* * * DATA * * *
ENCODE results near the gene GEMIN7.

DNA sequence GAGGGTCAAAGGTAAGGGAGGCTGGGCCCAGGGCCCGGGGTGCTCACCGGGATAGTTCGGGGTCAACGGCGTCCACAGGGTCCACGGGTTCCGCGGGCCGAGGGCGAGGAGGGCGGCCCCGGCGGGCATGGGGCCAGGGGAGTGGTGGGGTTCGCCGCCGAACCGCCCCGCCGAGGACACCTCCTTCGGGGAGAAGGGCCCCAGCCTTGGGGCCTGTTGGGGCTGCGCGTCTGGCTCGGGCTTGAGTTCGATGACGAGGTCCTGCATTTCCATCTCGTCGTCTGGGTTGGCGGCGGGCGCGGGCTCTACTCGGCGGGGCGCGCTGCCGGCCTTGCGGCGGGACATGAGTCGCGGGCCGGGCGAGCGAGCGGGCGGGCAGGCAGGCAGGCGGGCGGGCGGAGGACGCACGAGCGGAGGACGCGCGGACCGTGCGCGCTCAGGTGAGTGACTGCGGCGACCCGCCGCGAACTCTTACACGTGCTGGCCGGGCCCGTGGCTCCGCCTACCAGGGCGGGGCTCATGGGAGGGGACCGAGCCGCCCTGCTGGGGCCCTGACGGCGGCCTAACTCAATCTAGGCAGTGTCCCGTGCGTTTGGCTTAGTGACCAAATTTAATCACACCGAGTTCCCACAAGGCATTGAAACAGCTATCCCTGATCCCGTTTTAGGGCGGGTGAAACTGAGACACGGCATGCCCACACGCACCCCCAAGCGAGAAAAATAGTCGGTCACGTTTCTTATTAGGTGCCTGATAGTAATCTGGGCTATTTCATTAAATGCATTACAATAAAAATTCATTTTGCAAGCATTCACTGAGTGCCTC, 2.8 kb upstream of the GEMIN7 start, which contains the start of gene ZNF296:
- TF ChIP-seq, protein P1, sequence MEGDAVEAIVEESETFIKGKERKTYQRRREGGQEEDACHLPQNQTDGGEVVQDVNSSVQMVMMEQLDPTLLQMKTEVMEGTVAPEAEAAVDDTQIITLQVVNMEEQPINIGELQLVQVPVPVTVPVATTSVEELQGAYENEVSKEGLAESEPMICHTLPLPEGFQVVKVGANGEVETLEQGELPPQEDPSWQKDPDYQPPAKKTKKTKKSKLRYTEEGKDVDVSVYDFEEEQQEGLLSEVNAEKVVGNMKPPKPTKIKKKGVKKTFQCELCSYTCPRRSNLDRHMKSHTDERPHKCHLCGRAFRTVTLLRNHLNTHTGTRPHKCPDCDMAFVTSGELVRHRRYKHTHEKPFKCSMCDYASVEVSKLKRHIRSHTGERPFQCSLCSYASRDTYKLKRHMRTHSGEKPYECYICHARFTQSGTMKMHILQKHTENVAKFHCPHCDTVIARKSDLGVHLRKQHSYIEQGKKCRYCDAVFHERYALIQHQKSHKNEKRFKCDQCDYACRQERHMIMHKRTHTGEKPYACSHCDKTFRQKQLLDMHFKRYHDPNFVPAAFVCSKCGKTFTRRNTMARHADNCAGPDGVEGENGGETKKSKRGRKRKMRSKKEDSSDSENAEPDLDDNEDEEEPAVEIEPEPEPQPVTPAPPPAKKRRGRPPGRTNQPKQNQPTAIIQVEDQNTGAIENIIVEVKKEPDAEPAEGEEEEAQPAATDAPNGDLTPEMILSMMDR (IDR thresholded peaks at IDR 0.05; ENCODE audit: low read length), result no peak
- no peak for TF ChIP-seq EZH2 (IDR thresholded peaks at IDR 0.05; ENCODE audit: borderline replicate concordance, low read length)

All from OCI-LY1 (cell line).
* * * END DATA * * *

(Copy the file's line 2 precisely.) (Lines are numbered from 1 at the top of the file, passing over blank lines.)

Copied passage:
DNA sequence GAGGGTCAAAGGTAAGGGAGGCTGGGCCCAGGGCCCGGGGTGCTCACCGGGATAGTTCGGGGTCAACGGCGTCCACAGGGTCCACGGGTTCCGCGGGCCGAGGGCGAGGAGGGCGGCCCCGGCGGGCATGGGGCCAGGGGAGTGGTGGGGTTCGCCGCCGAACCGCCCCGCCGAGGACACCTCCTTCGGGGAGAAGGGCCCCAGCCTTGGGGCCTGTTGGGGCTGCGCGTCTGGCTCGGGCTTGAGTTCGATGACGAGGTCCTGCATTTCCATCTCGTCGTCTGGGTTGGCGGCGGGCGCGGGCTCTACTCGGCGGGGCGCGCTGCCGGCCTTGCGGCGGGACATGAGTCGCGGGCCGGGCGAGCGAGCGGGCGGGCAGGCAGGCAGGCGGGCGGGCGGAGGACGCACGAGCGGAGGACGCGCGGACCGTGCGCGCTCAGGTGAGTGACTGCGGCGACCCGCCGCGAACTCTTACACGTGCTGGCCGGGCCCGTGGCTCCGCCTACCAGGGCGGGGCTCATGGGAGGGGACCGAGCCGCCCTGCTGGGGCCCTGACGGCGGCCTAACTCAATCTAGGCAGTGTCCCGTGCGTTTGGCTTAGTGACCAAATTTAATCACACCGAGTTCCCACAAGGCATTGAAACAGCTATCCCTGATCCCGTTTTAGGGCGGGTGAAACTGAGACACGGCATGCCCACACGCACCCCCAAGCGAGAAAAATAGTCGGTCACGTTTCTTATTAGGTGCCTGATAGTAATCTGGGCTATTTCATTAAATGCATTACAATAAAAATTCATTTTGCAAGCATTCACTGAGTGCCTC, 2.8 kb upstream of the GEMIN7 start, which contains the start of gene ZNF296: